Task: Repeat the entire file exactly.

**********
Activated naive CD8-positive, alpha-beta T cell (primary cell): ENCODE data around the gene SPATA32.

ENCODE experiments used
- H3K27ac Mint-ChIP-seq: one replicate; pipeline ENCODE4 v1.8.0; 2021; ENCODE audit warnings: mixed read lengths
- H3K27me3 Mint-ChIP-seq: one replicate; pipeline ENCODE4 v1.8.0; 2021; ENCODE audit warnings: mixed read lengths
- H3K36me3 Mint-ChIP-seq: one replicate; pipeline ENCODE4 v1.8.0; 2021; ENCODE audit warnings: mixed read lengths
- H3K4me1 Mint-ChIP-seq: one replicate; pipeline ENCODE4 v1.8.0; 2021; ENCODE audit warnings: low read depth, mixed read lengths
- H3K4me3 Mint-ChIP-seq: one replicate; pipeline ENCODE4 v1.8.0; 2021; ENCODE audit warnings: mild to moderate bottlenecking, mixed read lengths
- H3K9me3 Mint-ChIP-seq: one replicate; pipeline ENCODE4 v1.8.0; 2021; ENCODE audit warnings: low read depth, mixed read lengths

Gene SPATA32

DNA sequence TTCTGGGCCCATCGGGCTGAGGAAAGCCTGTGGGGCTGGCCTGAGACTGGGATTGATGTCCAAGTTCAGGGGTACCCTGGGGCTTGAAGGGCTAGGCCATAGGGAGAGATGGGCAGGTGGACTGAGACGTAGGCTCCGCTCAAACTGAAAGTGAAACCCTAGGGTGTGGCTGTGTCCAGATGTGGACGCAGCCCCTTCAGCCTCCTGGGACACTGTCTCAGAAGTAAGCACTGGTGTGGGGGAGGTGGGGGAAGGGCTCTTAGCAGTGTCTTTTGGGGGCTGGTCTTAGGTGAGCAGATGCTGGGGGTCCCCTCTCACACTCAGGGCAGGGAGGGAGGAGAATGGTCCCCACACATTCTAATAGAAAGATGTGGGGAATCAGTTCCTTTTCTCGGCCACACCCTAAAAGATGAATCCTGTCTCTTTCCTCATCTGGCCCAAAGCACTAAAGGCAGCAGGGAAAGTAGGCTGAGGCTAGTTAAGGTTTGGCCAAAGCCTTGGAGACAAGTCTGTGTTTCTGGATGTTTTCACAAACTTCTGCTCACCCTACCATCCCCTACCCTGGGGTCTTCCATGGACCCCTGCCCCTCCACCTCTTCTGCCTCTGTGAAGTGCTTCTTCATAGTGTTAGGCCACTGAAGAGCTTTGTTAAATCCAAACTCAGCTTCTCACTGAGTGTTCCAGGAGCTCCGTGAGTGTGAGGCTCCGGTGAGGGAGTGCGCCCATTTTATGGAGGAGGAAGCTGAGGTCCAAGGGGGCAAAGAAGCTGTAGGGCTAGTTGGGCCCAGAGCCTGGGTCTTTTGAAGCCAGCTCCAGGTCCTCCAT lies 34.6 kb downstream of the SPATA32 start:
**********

Activated naive CD8-positive, alpha-beta T cell (primary cell): ENCODE data around the gene SPATA32.

ENCODE experiments used
- H3K27ac Mint-ChIP-seq: one replicate; pipeline ENCODE4 v1.8.0; 2021; ENCODE audit warnings: mixed read lengths
- H3K27me3 Mint-ChIP-seq: one replicate; pipeline ENCODE4 v1.8.0; 2021; ENCODE audit warnings: mixed read lengths
- H3K36me3 Mint-ChIP-seq: one replicate; pipeline ENCODE4 v1.8.0; 2021; ENCODE audit warnings: mixed read lengths
- H3K4me1 Mint-ChIP-seq: one replicate; pipeline ENCODE4 v1.8.0; 2021; ENCODE audit warnings: low read depth, mixed read lengths
- H3K4me3 Mint-ChIP-seq: one replicate; pipeline ENCODE4 v1.8.0; 2021; ENCODE audit warnings: mild to moderate bottlenecking, mixed read lengths
- H3K9me3 Mint-ChIP-seq: one replicate; pipeline ENCODE4 v1.8.0; 2021; ENCODE audit warnings: low read depth, mixed read lengths

Gene SPATA32

DNA sequence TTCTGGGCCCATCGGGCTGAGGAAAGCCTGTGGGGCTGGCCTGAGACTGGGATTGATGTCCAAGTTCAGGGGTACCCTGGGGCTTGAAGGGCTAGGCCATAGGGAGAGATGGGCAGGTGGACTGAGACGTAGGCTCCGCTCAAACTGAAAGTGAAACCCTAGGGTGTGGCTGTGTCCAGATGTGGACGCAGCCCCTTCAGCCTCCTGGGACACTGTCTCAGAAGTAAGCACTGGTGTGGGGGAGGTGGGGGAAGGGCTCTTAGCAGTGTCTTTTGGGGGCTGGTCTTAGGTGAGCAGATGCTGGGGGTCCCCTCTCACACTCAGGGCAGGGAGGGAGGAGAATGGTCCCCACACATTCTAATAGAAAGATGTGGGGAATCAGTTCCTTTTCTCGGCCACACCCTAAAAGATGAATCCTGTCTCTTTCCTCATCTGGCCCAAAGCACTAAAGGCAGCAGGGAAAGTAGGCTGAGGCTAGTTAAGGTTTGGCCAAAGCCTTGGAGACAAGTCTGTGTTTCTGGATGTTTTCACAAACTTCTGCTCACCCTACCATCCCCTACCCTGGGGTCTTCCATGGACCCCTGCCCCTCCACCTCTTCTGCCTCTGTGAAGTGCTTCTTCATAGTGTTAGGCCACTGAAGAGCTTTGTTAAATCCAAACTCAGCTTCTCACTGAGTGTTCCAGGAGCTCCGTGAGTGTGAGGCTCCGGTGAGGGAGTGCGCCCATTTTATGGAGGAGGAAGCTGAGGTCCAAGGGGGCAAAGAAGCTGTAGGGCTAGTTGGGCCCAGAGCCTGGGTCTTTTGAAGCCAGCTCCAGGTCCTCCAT lies 34.6 kb downstream of the SPATA32 start: